On Thursday, a report sanctioned by the Prince’s Foundation from auditing firm, Ernst&Young, found Mr Fawcett had coordinated with fixers over an honour for a Saudi Arabian businessman who donated to Charles’s charity. The report was released on Thursday, which coincided with the Court of Appeal’s ruling concerning Meghan and the Mail on Sunday. Following the release of the report, Richard Palmer, royal correspondent for the Daily Express alleged the release was “perhaps no accident”.
He said: “It was perhaps no accident that Charles’s charity chose the day of Meghan’s court ruling to release a damaging report into the cash for access scandal.”
The investigation by the auditor found Charles’s aide had been in contact with so-called ‘fixers’, regarding honours for a donor between 2014-18.
The investigation did add, however, the activity took place without the knowledge or approval of the Prince’s Foundation.
Clarence House has previously insisted Charles had no knowledge of the incident.
Prince Charles was unaware of the communications Clarence House said
Prince Charles and his former aide Michael Fawcett
A summary of the report read: “With respect to the allegation of securing honours for a donor in exchange for donations, there is evidence that communication and coordination took place between the CEO at the time and so-called ‘fixers’ regarding honorary nominations for a donor between 2014-18.
“There is no evidence that trustees at the time were aware of these communications.”
Mr Fawcett resigned last month following the allegations he held talks with Mahfouz Marei Mubarak bin Mahfouz over securing a CBE and a British citizenship.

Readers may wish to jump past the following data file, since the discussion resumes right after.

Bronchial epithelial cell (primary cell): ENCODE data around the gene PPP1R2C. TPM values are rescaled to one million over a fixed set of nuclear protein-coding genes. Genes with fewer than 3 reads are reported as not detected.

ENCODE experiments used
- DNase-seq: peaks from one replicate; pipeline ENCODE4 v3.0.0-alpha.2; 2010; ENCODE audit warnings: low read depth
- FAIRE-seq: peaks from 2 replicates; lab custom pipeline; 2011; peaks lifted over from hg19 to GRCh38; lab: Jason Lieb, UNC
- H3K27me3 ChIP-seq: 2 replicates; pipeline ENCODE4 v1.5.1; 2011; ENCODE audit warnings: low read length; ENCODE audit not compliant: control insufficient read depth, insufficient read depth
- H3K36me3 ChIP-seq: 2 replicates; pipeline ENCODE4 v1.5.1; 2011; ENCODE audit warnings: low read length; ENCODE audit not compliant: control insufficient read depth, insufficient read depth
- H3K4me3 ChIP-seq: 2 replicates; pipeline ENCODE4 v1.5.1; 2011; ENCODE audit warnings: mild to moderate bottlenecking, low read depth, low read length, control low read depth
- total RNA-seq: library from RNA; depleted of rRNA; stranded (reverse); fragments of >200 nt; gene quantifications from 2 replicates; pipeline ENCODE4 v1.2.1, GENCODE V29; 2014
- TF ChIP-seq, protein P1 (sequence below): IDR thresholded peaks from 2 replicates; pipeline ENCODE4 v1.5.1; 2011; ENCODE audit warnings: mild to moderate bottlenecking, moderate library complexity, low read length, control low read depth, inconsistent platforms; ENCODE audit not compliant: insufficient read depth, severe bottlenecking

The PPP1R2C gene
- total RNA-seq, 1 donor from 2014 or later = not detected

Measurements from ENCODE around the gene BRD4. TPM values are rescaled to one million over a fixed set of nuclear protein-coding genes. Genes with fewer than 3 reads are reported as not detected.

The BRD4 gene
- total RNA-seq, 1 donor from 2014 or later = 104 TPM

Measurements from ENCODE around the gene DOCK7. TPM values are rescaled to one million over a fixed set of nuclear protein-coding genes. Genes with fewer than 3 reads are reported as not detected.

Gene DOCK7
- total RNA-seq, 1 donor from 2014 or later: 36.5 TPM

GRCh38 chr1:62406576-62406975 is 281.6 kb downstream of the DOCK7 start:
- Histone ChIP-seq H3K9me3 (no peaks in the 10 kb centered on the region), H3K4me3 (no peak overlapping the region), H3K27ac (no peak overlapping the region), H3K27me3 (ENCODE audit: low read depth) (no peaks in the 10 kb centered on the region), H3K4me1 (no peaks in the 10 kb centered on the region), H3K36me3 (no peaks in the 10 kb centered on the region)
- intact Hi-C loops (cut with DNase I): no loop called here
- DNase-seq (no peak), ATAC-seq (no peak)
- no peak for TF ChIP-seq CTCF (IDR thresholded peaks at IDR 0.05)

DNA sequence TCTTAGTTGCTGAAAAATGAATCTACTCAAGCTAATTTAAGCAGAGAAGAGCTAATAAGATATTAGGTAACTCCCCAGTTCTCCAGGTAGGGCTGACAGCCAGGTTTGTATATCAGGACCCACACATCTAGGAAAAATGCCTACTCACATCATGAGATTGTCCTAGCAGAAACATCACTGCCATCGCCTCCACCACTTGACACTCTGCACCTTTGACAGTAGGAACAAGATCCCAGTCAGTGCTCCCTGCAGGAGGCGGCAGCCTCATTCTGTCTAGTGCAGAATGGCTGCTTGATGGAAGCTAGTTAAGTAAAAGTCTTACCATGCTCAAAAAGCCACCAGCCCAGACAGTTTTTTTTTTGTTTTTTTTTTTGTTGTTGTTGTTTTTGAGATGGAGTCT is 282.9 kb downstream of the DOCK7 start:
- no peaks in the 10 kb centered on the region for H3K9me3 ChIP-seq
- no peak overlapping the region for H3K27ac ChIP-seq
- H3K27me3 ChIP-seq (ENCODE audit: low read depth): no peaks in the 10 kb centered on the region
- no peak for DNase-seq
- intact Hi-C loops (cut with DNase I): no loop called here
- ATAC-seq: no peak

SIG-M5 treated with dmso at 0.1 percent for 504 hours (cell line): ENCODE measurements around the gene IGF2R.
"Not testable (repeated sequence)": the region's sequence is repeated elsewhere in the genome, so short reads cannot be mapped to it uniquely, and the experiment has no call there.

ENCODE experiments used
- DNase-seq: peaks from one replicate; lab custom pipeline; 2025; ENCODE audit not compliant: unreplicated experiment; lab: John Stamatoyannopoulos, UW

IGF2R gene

Mr bin Mahfouz was given an honorary CBE by Charles in a private ceremony in 2016.
Prince Charles’s aide has now resigned The probe also found Mr Fawcett and another senior unnamed employee of the foundation, were involved in a transfer of money from the Mahfouz Foundation, founded by Mr bin Mahfouz, to the Children and the Arts Foundation (CATA), which is semi-defunct.
Charles ceased to be patron of the charity in 2019.
Dame Sue Bruce, chair of the Prince’s Foundation said the incident had been a difficult chapter but lessons will be learned going forward.
A previous statement from Clarence House said: “It is important to His Royal Highness that the charities which bear his name operate to the highest standards, in accordance with rules established by charity regulators.
“We are taking this opportunity to reinforce guidance to these charities, particularly in respect of their relationships with supporters.”
The release of the report came as the Duchess of Sussex won her privacy case against Associated Newspapers, who owns the Daily Mail, The Mail On Sunday and MailOnline.
Princes’s Foundation has also denied knowing of the communication
Prince Charles: Meghan won her privacy case
The court found the letter published in the paper was private and “deeply personal”.
In a statement, Meghan said: “In the nearly three years since this began, I have been patient in the face of deception, intimidation and calculated attacks.
“The courts have held the defendant to account and my hope is that we all begin to do the same.
“Because as far removed as it may seem from your personal life, it’s not.
“Tomorrow it could be you.
“These harmful practices don’t happen once in a blue moon – they are a daily fail that divide us and we all deserve better.”
Prince Charles: Meghan released a statement following the decision
Clarence House has been approached for comment by Express.co.uk.
Source: EXPRESS CO UK